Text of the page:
A young woman has come to town, and she may have a dark wizard's blood in her veins.
|Stranger from Across the Chasm
The foreign girl entered the town a week before its spring festival. Ordinarily, this wouldn’t be any cause for gossip. Visitors were always welcomed to the small town; “the more, the merrier” was the thought. But then word began to spread of her homeland.
“She’s from the other side of the chasm-”
“The forbidden bridge-”
“She crossed it! Actually dared to cross it!”
The young stranger took her lodging in The Weary Traveler, the older of the town’s two inns, unaware of their words and scrutiny. Or so it appeared to the town gossips as they gathered around their quilting booth under construction for the festival. The blacksmith’s oldest son Hunter did most of the work while the women chattered.
“Do you think she knows?”
“Audacious young thing, traveling on her own-”
“What ever made her cross it? Is she a fugitive?”
“Ooh, she must be! Why else would she come here?”
“But what could she have done?”
“Has anyone even spoken to her?” Hunter wondered, the curiosity that had been building as he failed to tune out their words finally reached its peak.
“Are you daft, boy?” replied Hélène Philippe, the spinster seamstress and lead gossipmonger. “She’s from the other side of the chasm. No good would come of it. Why she’d probably hex the first person to speak to her.”
“Well,” the young man replied with a smirk, “you’ve always said I could do with a good hex to keep me in line.”
“And what would your father say if she did hex you?” she asked. Waving a hand, she imitated the blacksmith’s guaranteed response, “’There goes my best help, boy. Don’t you know better than to keep company with strange women? Especially foreign ones?’”
Hunter frowned. “How do you even know she’s from the other side of the chasm? Has anyone asked her?”
“Well, just look at the way she dresses!” the apothecary’s wife, Elizabeth Ferrier, remarked. “Clearly she’s from the seaside. She didn’t come in from the north shores; you can tell them by the thick, fur-lined knee-high boots they always wear. The south-shore folk wear tops with no sleeves for how warm it is. And more often than not, they’re as bronzed as a statue.”
“Why,” the baker’s wife, Marion Black, jumped in, “if it weren’t for her raven locks, I might have thought she was Mayor Albert’s daughter, stolen as a baby.” She leaned closer and lowered her voice. “And then I got close enough to have a good look at her eyes. It was like looking at a stormy sea.”
“Well, that settles it,” the seamstress said with finality. “No one around here has eyes like that. The last person I saw with eyes like her-“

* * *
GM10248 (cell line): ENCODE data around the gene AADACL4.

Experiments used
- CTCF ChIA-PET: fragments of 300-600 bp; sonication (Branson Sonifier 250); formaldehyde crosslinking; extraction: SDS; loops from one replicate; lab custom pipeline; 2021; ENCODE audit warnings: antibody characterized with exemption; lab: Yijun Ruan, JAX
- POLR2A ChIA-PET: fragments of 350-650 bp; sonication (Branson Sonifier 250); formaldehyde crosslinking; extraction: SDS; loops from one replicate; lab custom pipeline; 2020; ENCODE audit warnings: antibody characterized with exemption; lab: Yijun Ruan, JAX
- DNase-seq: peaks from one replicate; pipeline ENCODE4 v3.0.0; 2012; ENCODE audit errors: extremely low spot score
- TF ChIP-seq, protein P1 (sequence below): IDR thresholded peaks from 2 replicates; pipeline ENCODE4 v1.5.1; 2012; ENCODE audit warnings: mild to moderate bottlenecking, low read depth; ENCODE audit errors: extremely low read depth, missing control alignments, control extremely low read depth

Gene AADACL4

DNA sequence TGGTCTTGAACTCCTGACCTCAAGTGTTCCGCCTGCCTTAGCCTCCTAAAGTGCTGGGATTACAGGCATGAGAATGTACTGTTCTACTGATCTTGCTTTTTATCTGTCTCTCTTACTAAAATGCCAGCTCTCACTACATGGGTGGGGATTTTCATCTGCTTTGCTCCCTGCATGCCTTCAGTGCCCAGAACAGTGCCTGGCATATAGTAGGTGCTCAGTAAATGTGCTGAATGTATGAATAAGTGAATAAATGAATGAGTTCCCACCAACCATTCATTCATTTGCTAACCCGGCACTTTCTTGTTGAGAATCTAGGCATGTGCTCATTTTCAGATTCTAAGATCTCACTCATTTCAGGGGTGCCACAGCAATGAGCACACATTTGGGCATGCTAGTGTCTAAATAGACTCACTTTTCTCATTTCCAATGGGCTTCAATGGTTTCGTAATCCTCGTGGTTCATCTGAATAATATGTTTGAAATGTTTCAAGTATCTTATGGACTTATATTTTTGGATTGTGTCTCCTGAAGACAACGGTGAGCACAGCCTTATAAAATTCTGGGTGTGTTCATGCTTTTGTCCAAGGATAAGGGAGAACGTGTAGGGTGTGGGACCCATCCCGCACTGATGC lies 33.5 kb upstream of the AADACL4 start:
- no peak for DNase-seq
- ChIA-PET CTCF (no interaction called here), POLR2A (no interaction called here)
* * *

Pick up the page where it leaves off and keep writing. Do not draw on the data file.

Elizabeth gasped. “That wanderer we saw when we were girls. You’re absolutely right, Hélène. He was a sorcerer if I ever saw one.”
“That was never confirmed, Elizabeth,” Marion pointed out, her slightly heavy figure bouncing in emphasis.
“He bewitched Love Milner and Marcus Annesley to follow him,” Hélène sharply replied. “What other proof was needed, Marion?”
“Do you think they might be related, that sorcerer and this girl?” Elizabeth asked.
“What’s eye color got to do with blood relatives?” Hunter asked, setting a top pole in the groove of two others.
“If they are,” Hélène the seamstress said firmly, ignoring his question, “then that girl had better move on in a hurry. The sorcerer caused enough trouble when he was here. We’re not going to let this girl do the same.”
The baker’s wife pointed. “Look, here she comes.”
The group turned. Hunter watched the raven-haired stranger walk their way. At first glance, she did look like she could be Mayor Albert’s daughter, looked just like his wife. And she may not dress like a south-shore woman, but with her skin, she could certainly pass for one.
“You mark my words, Hunter Andreas Corbett,” Hélène whispered in his ear. “She’ll turn out a magic user and bring trouble on this town faster than you can make a quiver full of arrows.”
The girl lifted a hand to catch a strand flyaway hair. Hunter saw the ring and sucked in a breath.
“What is it, Hunter?” the apothecary’s wife whispered.
“Nothing,” he said shortly, and turned back to finish making the booth. Nothing he was going to tell a soul, at any rate.
He’d seen that ring before. In a painting at school. He’d looked at it nearly every day and wondered what the principle characters of the battle portrayed had been thinking. The painting was full of sorcerers, sorceresses and common folk. But one sorcerer and sorceress – identified by his teachers as Issachar, dark sorcerer of Roth and Miara, sorceress protector of Highland – stood above all the others, facing each other in battle. Issachar’s arms were raised above him, a staff in one hand, the other reaching toward the sky as if calling the lightning down to strike the people below. And on that hand was the very ring this woman wore, its green stone glowing like fire. Issachar was responsible for countless deaths, for making that land across the chasm forbidden. For causing the existence of the chasm in the first place, if the myths were true.
Maybe the women were right after all. If this girl had Issachar’s blood in her veins, she would be far better off moving on as soon as possible. What was she doing here anyway? Why had she crossed the chasm?
originally for The Writer's Cramp, prompt of an unwelcome stranger coming to town. I wasn't able to post on time due to internet inaccessibility.